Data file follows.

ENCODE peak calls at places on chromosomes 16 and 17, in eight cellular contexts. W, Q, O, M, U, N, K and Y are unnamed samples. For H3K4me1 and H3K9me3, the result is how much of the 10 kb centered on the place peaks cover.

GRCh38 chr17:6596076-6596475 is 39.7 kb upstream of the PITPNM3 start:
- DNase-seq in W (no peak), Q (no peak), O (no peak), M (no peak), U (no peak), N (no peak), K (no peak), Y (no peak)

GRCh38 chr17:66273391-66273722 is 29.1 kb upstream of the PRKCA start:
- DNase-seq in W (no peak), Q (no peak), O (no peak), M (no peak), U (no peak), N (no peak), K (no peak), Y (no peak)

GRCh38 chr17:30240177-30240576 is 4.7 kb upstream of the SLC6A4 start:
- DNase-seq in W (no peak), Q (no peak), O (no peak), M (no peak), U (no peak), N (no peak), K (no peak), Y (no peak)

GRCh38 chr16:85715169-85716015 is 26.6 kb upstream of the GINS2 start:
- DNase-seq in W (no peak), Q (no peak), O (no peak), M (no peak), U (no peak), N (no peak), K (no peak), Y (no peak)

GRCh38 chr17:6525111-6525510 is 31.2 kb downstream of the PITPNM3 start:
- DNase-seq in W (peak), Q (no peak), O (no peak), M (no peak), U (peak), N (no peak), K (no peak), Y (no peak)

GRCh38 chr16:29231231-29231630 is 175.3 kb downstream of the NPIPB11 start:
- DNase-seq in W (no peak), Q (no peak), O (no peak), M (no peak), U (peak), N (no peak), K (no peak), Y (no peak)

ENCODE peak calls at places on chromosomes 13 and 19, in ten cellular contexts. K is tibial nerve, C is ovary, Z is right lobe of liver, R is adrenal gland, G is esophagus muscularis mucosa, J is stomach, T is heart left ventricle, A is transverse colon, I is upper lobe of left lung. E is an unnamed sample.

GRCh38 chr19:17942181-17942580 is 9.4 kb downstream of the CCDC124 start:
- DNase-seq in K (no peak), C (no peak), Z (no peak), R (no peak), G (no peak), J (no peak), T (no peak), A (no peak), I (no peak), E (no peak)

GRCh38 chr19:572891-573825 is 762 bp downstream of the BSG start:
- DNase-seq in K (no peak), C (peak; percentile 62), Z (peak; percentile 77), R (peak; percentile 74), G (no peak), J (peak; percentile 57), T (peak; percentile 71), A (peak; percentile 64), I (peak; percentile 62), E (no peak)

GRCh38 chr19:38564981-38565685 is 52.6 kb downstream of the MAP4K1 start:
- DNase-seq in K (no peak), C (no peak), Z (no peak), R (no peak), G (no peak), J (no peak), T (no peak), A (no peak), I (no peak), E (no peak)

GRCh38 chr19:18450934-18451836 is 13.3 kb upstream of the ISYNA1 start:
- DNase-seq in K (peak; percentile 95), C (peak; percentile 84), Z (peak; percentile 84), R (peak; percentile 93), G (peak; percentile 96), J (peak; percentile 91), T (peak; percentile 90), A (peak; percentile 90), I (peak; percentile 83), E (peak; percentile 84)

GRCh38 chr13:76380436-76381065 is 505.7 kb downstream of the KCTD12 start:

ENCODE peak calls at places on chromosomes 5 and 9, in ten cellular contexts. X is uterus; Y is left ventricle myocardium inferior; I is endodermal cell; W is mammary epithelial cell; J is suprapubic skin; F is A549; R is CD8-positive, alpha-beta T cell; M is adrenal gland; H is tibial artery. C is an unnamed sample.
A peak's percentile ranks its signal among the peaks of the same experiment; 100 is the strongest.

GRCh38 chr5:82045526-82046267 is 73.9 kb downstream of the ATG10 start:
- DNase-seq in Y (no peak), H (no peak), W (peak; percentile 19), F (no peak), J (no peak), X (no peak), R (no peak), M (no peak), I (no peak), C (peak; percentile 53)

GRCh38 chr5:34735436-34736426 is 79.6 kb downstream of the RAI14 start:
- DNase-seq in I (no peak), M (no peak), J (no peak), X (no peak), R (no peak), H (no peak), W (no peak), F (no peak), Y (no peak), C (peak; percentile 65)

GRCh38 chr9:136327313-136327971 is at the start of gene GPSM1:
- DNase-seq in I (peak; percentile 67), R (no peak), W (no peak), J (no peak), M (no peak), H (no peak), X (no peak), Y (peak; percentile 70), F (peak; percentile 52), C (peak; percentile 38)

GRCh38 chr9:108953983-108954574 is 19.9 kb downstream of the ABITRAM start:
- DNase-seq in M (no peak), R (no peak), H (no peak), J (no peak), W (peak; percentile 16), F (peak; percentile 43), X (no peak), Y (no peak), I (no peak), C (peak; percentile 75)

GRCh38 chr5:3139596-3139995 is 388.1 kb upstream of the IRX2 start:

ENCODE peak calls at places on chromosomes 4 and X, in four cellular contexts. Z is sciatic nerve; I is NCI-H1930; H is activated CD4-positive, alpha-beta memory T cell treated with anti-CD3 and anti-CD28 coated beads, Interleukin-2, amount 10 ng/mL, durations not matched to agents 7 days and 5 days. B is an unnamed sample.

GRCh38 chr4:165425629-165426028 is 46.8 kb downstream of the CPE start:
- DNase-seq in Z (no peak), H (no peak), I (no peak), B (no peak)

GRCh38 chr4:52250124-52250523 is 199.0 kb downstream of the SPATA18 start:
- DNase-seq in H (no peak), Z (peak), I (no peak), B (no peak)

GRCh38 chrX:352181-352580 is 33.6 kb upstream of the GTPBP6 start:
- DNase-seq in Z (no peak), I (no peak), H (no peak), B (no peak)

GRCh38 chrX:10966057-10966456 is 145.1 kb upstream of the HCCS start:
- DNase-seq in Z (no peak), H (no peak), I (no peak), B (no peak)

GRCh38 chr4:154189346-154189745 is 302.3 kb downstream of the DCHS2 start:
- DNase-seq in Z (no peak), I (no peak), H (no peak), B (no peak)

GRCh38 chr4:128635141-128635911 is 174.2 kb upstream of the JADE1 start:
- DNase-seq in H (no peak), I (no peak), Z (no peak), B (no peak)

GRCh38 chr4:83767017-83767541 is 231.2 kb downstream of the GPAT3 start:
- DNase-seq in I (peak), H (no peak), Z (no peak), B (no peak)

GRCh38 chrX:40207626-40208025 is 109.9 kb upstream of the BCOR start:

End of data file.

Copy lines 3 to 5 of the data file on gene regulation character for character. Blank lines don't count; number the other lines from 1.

- DNase-seq in W (no peak), Q (no peak), O (no peak), M (no peak), U (no peak), N (no peak), K (no peak), Y (no peak)

GRCh38 chr17:66273391-66273722 is 29.1 kb upstream of the PRKCA start:
- DNase-seq in W (no peak), Q (no peak), O (no peak), M (no peak), U (no peak), N (no peak), K (no peak), Y (no peak)